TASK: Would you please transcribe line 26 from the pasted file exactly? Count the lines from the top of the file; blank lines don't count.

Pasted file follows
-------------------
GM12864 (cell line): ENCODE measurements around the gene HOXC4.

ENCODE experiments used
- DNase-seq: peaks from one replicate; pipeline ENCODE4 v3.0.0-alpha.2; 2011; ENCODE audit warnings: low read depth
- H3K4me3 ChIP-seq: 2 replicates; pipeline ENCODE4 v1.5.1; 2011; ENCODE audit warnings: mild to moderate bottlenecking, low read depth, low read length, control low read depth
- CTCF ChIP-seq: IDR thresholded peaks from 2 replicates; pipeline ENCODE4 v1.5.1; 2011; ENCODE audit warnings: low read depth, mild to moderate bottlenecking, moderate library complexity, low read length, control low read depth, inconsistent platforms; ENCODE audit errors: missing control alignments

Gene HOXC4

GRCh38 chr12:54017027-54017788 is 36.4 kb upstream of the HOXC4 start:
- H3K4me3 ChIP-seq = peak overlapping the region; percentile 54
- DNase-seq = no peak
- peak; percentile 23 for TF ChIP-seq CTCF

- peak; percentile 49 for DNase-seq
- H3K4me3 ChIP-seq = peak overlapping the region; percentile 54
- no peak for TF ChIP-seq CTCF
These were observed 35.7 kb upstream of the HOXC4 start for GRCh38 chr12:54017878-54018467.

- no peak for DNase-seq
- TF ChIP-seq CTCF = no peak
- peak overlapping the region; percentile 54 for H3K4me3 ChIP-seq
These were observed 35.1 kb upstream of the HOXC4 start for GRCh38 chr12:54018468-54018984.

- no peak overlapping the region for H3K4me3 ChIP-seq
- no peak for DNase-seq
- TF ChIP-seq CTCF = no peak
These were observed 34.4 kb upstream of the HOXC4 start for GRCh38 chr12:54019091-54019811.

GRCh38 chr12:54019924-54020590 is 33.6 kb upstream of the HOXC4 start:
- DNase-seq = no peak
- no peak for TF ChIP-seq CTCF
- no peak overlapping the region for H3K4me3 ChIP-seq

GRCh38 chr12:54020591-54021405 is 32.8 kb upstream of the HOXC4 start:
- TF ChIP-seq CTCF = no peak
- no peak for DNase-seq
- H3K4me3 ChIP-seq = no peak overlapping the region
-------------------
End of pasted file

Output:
- no peak overlapping the region for H3K4me3 ChIP-seq